Actually, in many cases, the same money managers found within the mutual funds sold on the brokerage and retail side can work with your advisor without the additional costs associated with the retail products and funds.
 
But please be aware of those “advisors” who are both brokers and registered investment advisors and/or investment advisor representatives. When an individual is licensed as both, they are only held to the higher fiduciary standard if their investment advice is incidental to their business as a broker.
Hmm. Seriously? Incidental?
 
Okay, let me introduce Laura Shin from Forbes and author of the book “The Millennial Game Plan: Career And Money Secrets For Today’s World” into our discussion. Ms. Shin has coined these folks “Hybrid Advisors.” In essence, Hybrids can operate as fiduciaries some of the time and as brokers some of the time. And there’s no mandatory disclosure explaining a Hybrid’s role and potential conflicts, so it’s up to the investor, that’s you, to ask the advisor the right questions.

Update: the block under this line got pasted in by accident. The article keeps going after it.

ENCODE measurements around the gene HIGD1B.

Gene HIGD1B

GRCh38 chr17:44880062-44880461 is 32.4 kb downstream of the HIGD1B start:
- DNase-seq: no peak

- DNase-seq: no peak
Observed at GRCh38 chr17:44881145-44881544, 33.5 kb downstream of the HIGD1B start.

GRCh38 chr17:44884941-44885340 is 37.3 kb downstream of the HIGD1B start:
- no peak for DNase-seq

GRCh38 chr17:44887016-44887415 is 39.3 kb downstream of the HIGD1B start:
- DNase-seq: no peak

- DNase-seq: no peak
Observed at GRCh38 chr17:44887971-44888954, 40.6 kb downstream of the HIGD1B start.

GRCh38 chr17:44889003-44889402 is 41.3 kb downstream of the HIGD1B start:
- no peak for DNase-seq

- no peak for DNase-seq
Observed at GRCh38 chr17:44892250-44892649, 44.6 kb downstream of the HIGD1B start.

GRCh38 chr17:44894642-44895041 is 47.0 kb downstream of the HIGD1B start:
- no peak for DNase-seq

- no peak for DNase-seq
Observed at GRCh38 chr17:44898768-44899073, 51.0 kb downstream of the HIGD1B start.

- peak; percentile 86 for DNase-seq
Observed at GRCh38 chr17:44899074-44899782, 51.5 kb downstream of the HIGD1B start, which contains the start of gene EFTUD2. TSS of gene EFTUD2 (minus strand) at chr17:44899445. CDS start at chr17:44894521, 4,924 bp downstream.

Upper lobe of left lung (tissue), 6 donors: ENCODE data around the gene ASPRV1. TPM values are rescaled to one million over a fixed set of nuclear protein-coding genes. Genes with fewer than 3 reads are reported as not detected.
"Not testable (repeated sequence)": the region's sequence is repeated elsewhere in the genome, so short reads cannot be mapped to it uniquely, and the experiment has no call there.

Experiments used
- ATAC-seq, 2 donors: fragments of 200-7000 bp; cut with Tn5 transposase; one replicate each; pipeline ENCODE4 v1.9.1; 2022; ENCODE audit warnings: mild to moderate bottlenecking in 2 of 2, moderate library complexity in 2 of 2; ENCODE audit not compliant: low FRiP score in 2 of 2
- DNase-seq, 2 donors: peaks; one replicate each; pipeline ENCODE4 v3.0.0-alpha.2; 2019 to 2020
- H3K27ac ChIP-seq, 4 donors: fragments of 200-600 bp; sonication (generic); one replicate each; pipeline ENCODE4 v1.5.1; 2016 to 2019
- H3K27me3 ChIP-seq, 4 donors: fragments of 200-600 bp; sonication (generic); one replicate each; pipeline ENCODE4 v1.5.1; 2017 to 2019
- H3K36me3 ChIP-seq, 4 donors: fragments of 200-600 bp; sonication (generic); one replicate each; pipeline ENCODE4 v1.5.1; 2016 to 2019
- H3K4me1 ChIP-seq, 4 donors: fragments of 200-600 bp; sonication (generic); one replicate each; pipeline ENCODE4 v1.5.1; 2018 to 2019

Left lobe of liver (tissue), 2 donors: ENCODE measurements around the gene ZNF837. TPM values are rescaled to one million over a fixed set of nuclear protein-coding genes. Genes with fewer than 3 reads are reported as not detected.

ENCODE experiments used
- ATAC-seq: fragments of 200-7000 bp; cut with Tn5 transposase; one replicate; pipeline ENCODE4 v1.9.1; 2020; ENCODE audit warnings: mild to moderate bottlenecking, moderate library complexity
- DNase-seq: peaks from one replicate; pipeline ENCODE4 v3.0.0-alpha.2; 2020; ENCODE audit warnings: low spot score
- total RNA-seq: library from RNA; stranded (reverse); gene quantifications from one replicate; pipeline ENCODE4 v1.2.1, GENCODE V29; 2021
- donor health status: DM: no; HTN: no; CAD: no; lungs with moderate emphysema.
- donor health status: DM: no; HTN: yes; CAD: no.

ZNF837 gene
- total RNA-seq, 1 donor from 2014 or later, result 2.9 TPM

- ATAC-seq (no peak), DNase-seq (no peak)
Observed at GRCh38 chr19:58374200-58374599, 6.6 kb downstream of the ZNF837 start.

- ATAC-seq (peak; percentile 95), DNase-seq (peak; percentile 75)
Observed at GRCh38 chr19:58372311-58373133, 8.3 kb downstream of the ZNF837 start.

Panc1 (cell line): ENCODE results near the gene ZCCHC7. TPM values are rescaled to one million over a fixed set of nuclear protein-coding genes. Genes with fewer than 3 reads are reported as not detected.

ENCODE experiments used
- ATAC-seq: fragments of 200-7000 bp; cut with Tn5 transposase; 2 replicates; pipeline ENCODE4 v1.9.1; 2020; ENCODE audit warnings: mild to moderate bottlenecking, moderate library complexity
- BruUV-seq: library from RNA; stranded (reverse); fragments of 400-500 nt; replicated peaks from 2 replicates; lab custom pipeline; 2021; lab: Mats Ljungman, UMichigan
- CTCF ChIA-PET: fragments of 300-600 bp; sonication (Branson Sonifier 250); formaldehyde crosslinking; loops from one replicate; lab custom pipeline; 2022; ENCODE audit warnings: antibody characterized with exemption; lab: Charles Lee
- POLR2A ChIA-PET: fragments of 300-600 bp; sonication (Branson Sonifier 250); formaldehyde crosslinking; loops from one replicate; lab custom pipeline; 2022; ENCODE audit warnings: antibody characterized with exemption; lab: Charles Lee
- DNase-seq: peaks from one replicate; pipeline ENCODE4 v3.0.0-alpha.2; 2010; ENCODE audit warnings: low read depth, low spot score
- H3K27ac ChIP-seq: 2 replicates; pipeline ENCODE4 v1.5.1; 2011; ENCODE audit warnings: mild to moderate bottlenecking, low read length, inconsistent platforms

So, my friends, take some advice from Ms. Shin and Forbes. The first step is to check the SEC’s investment advisor database (tinyurl.com/cwr7juf). There you will find if your advisor is an RIA, IAR, or dually licensed as a broker. If he or she is dually licensed, then you really need to ask how he or she is paid. You should ask if he or she is paid commissions on the financial products suggested. You must ask how you will know when the advisor is working as a fiduciary for you rather than as a broker. Also, is it 100 percent of the time? Lastly, understand the differences between a “fee-only” advisor and someone who is “fee-based.” As Ms. Shin explains, if someone is “fee-only” that usually means he or she will act as a fiduciary 100 percent of the time; he or she will always give you advice that is in your best interest.
 
Folks, it is tricky out there. Make sure you ask the right questions so you can make sound financial decisions.
 
Be vigilant and stay alert, because you deserve more.